If January is the month to detox, then February is the month to eat!
Januaries highlights were Veganury and Dry January. Whereas in February we have Pancake day, Valentine’s day, Chinese New Year and even British Yorkshire pudding day! Plenty of foodie days to get your teeth into!
Whilst being healthy and not drinking is great, who can turn down a pancake (or three) or a romantic meal for two? Lucky for you we have the perfect ideas for you for this foodie month.
Yorkshire Pudding Day – 3rd February
The first Sunday in February has been given the fond title of British Yorkshire Pudding Day.
The Yorkshire pudding was traditionally made in a large tin, rather than the individual puddings that we are familiar with today. Often it was served before the main meal – which helped to fill hungry mouths so less meat needed to be served – particularly during hard times! The main ingredients for Yorkshire Pudding batter are, Eggs, Milk and Plain Flour; using lard instead of oil usually makes them tastier. They make a perfect accompaniment to everyone’s fave dish – The Sunday Roast!
Want to celebrate Yorkshire pudding day, in a different way? Check out these deliciously different recipes.
Cooking Yorkshire Puddings:
When cooking Yorkshire Puddings there are basically five things you have to remember:
1 – Never, ever, use self-raising flour or any kind of raising agent or baking powder; doing so will achieve flat, soggy puddings.
2 – Make sure the batter is of the right consistency, a little thicker than un-whipped double cream, and as smooth as possible.
3 – Make sure you have about 3mm (1/8 inch) of very hot fat in the bottom of the tin, as the fat begins to smoke, add the batter.
4 – Never, ever, open the oven door for the first 10 minutes of cooking time and after that, only enough to have a peek at what’s happening, if you really have to, the aim is to allow the puddings to rise and go brown without them collapsing.
5 – Enjoy them, with a thick gravy.
The day of love! Valentines is Wednesday 14th February and what better way to someone’s heart, than through their mouths! Start the day with breakfast in bed, make some classy cocktails, cook a romantic meal for your loved one and get in the mood! Orrrrr skip the romanticness and just eat lots of yummy food and chocolate!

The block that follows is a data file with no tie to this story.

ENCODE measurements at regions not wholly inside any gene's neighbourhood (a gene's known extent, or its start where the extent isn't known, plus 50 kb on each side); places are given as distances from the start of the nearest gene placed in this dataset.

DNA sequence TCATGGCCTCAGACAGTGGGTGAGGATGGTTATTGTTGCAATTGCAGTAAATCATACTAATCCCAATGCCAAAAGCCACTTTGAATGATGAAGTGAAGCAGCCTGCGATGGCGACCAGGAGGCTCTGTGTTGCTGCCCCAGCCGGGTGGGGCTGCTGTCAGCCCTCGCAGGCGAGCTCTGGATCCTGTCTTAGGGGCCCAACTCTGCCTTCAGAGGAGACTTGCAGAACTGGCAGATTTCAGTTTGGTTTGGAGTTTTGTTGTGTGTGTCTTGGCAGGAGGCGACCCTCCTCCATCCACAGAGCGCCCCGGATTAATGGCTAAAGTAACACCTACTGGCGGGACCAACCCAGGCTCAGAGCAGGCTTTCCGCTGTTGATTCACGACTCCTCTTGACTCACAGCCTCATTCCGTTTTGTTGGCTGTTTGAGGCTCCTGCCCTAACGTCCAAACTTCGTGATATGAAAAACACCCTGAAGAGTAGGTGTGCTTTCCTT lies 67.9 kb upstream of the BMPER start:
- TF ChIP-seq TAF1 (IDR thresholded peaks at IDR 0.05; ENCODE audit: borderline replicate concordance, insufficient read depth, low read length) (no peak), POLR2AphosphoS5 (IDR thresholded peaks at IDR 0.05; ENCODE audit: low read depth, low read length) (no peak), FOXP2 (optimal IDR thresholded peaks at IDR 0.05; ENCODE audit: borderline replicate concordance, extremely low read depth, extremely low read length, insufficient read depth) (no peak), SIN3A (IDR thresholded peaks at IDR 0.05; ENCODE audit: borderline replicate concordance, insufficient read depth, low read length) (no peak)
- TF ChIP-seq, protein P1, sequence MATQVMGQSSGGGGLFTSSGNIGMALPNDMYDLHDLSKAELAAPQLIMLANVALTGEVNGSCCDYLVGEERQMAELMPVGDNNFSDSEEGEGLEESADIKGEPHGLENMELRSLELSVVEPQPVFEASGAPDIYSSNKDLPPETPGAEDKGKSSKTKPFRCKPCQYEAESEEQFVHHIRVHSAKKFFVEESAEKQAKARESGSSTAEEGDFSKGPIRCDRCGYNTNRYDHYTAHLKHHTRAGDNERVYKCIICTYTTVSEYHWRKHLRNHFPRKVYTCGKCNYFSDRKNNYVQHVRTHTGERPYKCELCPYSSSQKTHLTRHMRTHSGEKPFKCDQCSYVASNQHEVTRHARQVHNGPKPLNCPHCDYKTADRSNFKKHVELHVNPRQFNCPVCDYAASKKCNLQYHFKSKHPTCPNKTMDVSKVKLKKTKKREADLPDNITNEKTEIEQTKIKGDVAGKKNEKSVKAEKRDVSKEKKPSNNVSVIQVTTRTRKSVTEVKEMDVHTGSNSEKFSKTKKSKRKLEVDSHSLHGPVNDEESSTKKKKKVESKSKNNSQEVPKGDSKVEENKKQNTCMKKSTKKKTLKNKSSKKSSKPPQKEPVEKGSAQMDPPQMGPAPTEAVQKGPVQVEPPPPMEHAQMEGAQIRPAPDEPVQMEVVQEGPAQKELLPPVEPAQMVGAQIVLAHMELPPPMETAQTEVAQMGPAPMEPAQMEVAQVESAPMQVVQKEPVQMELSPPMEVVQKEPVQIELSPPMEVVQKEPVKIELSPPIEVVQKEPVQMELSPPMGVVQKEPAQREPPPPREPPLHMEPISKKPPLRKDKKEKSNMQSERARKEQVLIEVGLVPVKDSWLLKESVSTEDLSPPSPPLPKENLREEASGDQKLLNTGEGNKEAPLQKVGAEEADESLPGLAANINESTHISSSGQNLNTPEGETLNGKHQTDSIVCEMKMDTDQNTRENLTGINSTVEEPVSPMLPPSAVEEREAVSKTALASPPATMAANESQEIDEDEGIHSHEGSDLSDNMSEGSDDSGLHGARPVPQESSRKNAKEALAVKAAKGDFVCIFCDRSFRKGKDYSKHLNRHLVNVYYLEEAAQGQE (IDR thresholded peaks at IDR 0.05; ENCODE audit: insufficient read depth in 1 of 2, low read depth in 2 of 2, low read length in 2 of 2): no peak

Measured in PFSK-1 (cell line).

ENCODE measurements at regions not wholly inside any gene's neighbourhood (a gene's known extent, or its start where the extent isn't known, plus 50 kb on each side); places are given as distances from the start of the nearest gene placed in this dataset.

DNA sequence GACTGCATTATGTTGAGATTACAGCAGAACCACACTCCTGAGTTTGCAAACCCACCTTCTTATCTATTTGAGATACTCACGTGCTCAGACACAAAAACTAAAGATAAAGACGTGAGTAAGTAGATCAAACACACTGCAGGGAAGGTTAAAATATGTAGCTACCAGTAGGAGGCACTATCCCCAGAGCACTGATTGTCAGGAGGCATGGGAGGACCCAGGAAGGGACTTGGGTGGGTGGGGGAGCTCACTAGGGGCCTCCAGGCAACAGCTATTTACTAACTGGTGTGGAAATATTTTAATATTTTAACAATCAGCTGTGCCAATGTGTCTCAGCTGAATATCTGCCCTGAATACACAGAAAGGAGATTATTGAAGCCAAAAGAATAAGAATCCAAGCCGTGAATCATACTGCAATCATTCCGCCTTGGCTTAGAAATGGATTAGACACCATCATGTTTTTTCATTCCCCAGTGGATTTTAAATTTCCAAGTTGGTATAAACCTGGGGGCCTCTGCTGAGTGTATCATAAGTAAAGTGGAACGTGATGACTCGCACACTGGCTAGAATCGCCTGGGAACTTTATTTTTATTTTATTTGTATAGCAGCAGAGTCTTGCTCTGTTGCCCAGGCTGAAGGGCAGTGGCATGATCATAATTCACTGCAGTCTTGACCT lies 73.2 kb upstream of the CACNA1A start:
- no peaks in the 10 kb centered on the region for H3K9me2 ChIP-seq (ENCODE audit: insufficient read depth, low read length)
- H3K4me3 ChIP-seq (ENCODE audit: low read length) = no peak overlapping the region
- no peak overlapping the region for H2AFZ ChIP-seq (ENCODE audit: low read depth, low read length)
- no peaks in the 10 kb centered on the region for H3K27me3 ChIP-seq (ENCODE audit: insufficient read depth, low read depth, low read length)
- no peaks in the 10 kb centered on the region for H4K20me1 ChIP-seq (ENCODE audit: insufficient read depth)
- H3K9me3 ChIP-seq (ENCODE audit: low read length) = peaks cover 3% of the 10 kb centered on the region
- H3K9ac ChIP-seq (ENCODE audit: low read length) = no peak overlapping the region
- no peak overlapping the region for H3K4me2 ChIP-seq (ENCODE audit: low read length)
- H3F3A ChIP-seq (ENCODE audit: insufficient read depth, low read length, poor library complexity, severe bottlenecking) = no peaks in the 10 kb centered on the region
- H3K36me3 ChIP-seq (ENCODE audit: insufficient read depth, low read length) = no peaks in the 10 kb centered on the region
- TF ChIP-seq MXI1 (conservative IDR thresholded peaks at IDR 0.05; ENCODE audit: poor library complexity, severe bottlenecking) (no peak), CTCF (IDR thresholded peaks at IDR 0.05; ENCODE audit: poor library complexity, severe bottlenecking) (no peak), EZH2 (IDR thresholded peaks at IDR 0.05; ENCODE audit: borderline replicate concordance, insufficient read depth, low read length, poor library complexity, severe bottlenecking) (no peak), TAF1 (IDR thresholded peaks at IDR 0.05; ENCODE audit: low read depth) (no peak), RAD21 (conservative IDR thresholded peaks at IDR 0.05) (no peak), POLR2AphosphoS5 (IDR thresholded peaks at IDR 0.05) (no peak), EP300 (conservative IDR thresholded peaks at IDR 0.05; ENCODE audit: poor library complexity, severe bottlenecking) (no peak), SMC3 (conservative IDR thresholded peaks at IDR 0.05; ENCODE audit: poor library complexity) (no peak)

Chinese New Year
The Chinese animal zodiac, is a repeating cycle of 12 years, with each year being represented by an animal and its reputed attributes. Traditionally these zodiac animals were used to date the years. In order, the 12 animals are Rat, Ox, Tiger, Rabbit, Dragon, Snake, Horse, Goat, Monkey, Rooster, Dog, Pig. Each year is associated with a zodiac animal. 2018 is the year of the Dog. Chinese New Year (CNY) or ‘Spring Festival’ is China’s most important festival and holiday. The next CNY falls on Friday, February 4th, 2018. CNY is celebrated by a quarter of the world! Spring Festival is a major holiday in mainland China, Hong Kong, Macau, and Taiwan, and in many of China’s neighbouring countries such as Singapore and South Korea. And it’s celebrated in the world’s many China towns.
In China, traditions and celebrations vary greatly across the country. In the North, Chinese dumplings are the must-eat food on Chinese New Year’s Eve, but south of the Yangtze River most people eat spring rolls or sticky rice cake.
The New Year’s Eve dinner is called ‘reunion dinner’, and is believed to be the most important meal of the year. Big families of several generations sit around round tables and enjoy the food and time together. Dishes with lucky meanings must be included in the dinner such as fish, dumplings, and spring rolls.
Some Chinese worship their ancestors before the reunion dinner, to show that they are putting their ancestors first.
What to Eat — Top Lucky Foods
Chinese people like eating, and they eat a lot during the Spring Festival. Food for the New Year emphasizes lucky symbolic meanings such as fish, which means ‘surplus’. These foods are served during the 16-day holiday season from the eve of CNY to the Lantern Festival. Click here for the top CNY desserts!